Vitiligo Treatment: Micropigmentation

Finding an effective vitiligo treatment can be very demanding for vitiligo sufferers as there are plenty of options but very few seem to offer long-term and effective results. One breakthrough vitiligo treatment option has emerged in the form of micropigmentation or the camouflage tattoo method. This treatment is usually done on the most obvious and visible parts of the skin like facial skin or neck. Rather than eradicating the spread of vitiligo patches or treating vitiligo, this treatment is aimed only at camouflaging the de-pigmented look of vitiligo patches, i.e. this is only an aesthetic treatment.

Understanding Micropigmentation

The treatment uses an unusual approach of implanting artificial pigments into the skin, i.e. the skin’s outer layer is colored using a special technique. The equipment used during this method is very similar to devices used in specialized tattooing methods. In fact, the method in which the pigments are patterned in and around the vitiligo patches is also similar to the manner in which tattoo ink is manipulated when creating tattoo designs. This is why this treatment is often dubbed as ‘medical tattooing’.

The pigments used here have to be metabolically inert and are different from any kind of tattooing ink. These pigments are immune to the biological changes in the skin or changes induced by external factors, ensuring that the original shades of the pigment are retained for almost a lifetime.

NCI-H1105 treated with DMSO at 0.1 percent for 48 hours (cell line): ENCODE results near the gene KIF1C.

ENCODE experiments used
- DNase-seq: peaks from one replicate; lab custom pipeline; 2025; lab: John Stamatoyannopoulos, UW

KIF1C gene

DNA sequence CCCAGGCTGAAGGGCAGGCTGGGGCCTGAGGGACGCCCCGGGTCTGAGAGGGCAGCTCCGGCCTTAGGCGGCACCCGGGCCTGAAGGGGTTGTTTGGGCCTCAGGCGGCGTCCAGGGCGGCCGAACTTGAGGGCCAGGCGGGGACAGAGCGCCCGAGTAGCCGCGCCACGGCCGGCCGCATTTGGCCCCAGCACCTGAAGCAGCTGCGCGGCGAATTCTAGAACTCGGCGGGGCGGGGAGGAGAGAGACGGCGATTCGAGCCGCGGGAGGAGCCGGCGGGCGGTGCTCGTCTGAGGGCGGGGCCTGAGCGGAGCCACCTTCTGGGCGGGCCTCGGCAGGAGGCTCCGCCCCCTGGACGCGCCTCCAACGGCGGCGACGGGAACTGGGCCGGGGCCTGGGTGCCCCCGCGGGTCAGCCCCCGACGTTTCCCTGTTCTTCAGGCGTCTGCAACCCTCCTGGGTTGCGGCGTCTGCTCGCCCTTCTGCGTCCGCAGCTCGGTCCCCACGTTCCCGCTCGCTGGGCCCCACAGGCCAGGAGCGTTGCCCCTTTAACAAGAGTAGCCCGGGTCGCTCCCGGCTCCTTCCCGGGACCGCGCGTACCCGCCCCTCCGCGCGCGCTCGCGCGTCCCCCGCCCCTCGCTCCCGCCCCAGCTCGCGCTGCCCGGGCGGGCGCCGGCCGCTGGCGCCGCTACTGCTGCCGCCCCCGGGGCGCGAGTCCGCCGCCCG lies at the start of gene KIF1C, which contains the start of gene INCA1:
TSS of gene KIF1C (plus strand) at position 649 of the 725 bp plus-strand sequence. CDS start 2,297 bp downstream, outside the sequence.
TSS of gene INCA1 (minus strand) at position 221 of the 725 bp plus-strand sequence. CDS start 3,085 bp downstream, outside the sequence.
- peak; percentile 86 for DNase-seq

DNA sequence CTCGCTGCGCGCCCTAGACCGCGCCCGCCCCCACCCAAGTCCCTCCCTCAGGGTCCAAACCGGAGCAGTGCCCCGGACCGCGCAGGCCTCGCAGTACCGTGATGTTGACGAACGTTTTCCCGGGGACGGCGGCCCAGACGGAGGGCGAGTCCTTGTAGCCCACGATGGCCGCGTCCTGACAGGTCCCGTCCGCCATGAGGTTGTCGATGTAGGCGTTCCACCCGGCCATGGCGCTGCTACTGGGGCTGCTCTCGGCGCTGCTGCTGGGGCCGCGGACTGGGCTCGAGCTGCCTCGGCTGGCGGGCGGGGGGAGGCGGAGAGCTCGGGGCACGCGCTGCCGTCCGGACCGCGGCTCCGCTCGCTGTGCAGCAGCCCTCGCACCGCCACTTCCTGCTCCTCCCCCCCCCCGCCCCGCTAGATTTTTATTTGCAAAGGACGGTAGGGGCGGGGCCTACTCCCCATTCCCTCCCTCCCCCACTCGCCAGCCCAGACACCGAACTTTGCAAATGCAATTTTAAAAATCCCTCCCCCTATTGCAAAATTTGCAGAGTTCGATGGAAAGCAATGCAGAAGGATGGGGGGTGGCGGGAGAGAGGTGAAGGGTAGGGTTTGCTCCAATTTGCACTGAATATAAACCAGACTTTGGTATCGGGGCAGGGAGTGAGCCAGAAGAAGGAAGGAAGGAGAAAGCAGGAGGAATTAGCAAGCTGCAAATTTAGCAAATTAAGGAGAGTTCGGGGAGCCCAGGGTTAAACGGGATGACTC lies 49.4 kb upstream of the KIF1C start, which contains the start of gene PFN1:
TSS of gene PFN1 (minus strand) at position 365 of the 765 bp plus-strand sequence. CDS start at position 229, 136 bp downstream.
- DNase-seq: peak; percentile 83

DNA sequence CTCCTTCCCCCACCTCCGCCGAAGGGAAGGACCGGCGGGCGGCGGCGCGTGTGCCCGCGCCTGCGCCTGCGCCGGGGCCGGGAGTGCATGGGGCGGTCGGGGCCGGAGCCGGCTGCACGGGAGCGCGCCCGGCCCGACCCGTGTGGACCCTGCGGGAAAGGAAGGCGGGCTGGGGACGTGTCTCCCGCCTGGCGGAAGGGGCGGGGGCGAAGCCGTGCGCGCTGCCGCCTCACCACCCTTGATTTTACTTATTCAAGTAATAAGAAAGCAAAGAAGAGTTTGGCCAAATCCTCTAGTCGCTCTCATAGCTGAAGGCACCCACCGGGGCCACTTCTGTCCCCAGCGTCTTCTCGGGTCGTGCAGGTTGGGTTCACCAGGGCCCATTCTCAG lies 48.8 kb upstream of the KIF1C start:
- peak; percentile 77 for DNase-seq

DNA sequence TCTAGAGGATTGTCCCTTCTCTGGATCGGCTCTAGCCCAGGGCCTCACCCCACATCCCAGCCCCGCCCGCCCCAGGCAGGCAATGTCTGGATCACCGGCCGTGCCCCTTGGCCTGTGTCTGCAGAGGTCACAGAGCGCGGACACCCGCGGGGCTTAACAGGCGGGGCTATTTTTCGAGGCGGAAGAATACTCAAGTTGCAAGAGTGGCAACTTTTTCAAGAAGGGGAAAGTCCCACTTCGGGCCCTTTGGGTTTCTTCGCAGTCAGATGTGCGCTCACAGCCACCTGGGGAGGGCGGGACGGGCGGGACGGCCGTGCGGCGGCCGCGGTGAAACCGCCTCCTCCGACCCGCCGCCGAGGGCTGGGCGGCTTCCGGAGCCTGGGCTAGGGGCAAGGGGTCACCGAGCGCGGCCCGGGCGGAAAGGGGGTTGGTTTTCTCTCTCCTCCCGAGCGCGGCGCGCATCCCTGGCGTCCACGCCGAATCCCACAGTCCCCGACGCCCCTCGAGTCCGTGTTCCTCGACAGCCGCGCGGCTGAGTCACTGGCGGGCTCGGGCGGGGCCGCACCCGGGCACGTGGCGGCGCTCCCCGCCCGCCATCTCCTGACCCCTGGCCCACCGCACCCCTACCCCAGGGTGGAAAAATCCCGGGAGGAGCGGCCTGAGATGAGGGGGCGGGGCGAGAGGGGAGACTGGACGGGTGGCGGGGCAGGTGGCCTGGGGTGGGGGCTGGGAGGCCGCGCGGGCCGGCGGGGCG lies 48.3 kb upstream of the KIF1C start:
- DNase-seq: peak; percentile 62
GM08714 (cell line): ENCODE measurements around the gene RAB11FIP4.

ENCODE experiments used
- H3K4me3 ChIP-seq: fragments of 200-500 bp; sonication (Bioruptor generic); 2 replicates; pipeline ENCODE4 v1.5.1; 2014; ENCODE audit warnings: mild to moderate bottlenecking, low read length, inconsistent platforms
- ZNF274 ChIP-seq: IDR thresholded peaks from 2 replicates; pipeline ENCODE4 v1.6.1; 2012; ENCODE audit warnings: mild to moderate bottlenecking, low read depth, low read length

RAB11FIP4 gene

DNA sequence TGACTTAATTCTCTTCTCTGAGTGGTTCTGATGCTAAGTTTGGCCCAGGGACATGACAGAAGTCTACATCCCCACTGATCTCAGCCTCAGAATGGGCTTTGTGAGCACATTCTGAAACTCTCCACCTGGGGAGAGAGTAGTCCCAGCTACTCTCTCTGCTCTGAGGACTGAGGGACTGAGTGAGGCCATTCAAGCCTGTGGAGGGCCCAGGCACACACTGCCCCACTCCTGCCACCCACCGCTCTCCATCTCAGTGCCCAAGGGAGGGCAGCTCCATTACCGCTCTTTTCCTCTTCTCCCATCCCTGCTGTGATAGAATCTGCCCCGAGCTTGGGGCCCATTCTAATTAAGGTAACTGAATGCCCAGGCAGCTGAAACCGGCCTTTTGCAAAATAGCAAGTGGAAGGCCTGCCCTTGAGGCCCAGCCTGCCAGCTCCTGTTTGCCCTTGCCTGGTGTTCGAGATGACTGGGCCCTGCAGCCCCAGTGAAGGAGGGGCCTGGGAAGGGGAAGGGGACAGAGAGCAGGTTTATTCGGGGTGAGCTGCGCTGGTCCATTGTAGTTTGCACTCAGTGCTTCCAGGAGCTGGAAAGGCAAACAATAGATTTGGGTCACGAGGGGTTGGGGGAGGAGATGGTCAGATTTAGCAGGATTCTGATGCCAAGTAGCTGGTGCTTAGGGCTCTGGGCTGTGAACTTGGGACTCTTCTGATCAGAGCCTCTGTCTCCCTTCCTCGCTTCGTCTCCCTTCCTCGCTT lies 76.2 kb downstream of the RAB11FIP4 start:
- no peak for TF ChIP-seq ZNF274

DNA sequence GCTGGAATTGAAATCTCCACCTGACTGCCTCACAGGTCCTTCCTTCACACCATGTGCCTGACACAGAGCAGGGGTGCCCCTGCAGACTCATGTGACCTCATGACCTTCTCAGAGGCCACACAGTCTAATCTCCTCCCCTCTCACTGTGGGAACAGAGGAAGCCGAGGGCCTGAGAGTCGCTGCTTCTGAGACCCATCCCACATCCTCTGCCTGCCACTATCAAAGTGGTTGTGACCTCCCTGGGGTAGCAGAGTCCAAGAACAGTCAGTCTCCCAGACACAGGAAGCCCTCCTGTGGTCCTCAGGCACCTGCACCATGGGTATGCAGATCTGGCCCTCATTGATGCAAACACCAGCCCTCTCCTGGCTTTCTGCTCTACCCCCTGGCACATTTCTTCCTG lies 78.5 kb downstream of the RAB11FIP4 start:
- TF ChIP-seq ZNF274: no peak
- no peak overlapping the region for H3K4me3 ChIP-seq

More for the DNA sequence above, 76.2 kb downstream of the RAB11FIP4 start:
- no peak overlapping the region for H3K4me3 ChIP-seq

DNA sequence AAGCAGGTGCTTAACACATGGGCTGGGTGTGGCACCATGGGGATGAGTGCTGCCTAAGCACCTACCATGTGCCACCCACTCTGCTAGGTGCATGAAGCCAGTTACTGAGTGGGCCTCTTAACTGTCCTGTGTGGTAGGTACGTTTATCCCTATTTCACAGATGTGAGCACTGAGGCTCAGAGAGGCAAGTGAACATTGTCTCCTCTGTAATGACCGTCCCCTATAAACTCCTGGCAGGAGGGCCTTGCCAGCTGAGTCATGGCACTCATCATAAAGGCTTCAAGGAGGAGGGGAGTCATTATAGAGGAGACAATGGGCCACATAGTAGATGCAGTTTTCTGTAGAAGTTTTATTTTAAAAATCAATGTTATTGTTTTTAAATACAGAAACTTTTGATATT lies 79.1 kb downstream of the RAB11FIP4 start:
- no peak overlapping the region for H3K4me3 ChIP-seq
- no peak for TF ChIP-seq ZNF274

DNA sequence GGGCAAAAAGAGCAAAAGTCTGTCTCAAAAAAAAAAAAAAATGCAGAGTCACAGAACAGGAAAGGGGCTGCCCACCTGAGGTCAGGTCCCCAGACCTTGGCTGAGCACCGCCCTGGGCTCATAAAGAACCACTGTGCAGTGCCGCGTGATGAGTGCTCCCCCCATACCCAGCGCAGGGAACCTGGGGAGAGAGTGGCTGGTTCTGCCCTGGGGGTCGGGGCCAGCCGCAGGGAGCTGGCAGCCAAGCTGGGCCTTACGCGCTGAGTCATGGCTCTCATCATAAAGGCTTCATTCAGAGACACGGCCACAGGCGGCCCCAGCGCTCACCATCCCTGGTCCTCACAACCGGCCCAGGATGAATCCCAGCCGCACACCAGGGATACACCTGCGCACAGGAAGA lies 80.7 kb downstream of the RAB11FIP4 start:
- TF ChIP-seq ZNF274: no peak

Due to the highly-specialized and demanding nature of this procedure, the expertise and experience of the micropigmentation technician is critical to the results. The immediate results of this approach and its non-invasive nature have made it a preferred option for many vitiligo sufferers. The procedure is not very expensive and doesn’t require surgical sedation or hospitalization.

Micropigmentation Limitations

Micropigmentation vitiligo treatment is usually suggested among people suffering from non-progressive vitiligo, i.e. where new white spots or patches have ceased to surface and the existing patches aren't gaining in size. Among people with a history of herpes simplex virus infection or those who have tested positive for HIV, micropigmentation is not recommended. Similarly, people with a medical history of skin problems like psoriasis are likely to be refused this treatment.

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